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txaslftist Donating Member (1000+ posts) Send PM | Profile | Ignore Wed Sep-28-05 03:00 PM
Response to Reply #7
14. Most prosecutors could give a shit what you say to the press.
It's what you say to the judge that counts.
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Inland Donating Member (1000+ posts) Send PM | Profile | Ignore Wed Sep-28-05 03:04 PM
Response to Reply #14
15. Yaeh, but how can delay back down and take a plea
and save his political hide?

I suspect he tried to talk turkey and it fell apart, not that there is a deal.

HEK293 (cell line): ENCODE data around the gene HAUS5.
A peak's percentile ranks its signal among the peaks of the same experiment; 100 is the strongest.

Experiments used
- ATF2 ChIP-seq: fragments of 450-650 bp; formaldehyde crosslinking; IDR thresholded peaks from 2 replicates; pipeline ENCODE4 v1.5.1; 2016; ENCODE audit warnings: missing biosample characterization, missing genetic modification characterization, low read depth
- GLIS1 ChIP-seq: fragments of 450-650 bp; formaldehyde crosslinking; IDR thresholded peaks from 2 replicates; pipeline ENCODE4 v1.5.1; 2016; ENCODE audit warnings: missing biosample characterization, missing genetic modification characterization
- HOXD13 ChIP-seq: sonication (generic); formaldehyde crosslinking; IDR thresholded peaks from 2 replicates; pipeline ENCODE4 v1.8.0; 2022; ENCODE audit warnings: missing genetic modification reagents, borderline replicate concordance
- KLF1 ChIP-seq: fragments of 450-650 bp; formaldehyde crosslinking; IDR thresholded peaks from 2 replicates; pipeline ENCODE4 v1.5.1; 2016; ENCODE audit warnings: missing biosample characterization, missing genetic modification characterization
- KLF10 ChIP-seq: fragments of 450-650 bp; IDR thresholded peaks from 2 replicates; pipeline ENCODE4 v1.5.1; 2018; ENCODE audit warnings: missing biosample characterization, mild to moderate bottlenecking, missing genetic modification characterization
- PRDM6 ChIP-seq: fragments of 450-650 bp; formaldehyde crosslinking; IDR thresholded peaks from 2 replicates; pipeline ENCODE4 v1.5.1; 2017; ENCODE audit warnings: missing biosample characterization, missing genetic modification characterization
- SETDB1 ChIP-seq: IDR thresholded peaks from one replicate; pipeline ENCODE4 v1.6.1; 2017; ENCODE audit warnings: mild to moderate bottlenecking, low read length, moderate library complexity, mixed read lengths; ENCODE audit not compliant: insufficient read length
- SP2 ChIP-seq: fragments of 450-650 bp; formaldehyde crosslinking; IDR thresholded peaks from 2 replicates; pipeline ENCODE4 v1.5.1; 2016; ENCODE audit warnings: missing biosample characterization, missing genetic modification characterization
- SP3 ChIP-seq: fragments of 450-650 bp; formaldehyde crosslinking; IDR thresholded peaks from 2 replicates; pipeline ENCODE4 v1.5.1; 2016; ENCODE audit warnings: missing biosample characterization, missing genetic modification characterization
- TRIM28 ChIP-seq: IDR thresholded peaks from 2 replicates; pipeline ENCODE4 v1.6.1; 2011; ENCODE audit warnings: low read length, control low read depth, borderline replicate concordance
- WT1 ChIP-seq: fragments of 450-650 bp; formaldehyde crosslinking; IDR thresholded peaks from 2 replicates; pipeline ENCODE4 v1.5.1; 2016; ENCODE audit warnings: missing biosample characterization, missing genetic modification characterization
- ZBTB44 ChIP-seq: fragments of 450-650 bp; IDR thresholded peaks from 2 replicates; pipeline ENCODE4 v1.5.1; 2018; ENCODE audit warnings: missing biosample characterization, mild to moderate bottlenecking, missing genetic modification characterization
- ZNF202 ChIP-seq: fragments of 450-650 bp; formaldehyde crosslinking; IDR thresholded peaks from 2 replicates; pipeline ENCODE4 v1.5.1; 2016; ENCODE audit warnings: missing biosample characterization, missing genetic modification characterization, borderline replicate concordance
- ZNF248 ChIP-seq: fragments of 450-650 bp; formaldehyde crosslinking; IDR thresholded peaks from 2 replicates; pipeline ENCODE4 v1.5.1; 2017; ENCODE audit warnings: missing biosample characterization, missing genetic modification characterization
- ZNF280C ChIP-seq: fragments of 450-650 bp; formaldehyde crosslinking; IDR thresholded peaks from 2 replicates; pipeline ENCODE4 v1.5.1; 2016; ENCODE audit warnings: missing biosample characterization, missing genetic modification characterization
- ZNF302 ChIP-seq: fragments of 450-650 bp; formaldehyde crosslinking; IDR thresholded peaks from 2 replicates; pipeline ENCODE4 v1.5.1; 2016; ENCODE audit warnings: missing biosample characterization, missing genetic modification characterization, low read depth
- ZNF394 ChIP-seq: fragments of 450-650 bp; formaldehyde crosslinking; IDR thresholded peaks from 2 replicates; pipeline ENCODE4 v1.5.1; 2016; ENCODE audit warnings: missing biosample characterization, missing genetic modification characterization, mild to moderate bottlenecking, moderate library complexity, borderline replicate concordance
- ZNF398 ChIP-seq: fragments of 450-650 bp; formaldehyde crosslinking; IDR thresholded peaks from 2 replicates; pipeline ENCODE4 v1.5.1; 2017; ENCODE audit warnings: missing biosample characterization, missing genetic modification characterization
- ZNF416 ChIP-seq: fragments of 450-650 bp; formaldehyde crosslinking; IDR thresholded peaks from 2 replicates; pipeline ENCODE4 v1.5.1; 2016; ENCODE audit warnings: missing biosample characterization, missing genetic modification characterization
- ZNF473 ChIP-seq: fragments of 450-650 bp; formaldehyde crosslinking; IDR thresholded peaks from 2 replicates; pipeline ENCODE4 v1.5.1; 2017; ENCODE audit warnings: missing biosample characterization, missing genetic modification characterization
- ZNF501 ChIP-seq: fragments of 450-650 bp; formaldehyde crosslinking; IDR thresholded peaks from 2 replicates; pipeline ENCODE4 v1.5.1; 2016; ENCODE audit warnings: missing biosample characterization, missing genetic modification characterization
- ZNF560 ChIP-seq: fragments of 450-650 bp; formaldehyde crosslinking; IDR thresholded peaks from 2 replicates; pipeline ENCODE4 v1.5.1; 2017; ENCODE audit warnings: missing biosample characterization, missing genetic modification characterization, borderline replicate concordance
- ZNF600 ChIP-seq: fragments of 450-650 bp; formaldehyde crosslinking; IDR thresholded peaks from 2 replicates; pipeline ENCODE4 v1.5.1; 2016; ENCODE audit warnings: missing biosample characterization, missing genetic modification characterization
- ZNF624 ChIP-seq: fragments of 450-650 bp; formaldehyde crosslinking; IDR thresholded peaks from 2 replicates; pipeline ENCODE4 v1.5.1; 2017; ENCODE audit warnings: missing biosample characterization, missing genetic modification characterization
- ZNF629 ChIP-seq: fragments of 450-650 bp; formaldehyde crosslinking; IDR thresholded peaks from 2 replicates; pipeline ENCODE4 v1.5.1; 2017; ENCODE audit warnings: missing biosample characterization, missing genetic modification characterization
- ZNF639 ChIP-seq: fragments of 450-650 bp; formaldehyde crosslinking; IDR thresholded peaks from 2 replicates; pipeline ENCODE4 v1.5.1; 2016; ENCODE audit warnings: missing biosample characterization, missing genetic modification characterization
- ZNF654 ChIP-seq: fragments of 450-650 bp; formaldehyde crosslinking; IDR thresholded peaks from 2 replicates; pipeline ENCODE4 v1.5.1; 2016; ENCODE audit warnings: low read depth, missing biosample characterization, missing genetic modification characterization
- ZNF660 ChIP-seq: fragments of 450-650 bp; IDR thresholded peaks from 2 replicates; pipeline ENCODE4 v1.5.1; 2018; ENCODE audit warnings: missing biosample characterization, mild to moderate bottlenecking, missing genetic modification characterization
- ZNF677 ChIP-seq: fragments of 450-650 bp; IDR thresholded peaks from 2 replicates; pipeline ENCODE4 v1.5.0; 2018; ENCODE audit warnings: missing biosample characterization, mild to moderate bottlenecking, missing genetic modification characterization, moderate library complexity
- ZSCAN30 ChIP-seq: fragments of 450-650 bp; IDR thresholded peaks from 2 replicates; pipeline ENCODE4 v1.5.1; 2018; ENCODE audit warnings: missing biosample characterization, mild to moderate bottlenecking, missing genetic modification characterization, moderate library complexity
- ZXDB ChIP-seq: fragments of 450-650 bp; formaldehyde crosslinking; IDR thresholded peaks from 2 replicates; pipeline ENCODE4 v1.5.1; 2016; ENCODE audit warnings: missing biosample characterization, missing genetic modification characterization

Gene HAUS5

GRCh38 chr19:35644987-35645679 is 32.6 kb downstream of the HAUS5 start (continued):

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txaslftist Donating Member (1000+ posts) Send PM | Profile | Ignore Wed Sep-28-05 03:15 PM
Response to Reply #15
24. "for the good of the country"
I will accept this slap on the wrist with my plea of no contest because I want to avoid the deep division that a trial would produce"

"Because of the deep harm that this process is inflicting upon my family, my political party, my community, I will reluctantly sign this mea culpa to this pecadillo, even though I am, in my heart, innocent..."

Shit. I can write his speech in five minutes. These things are done all the time.
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bahrbearian Donating Member (1000+ posts) Send PM | Profile | Ignore Wed Sep-28-05 02:56 PM
Response to Original message
8. Resign so he can take over Abramoff old job?
I hope not .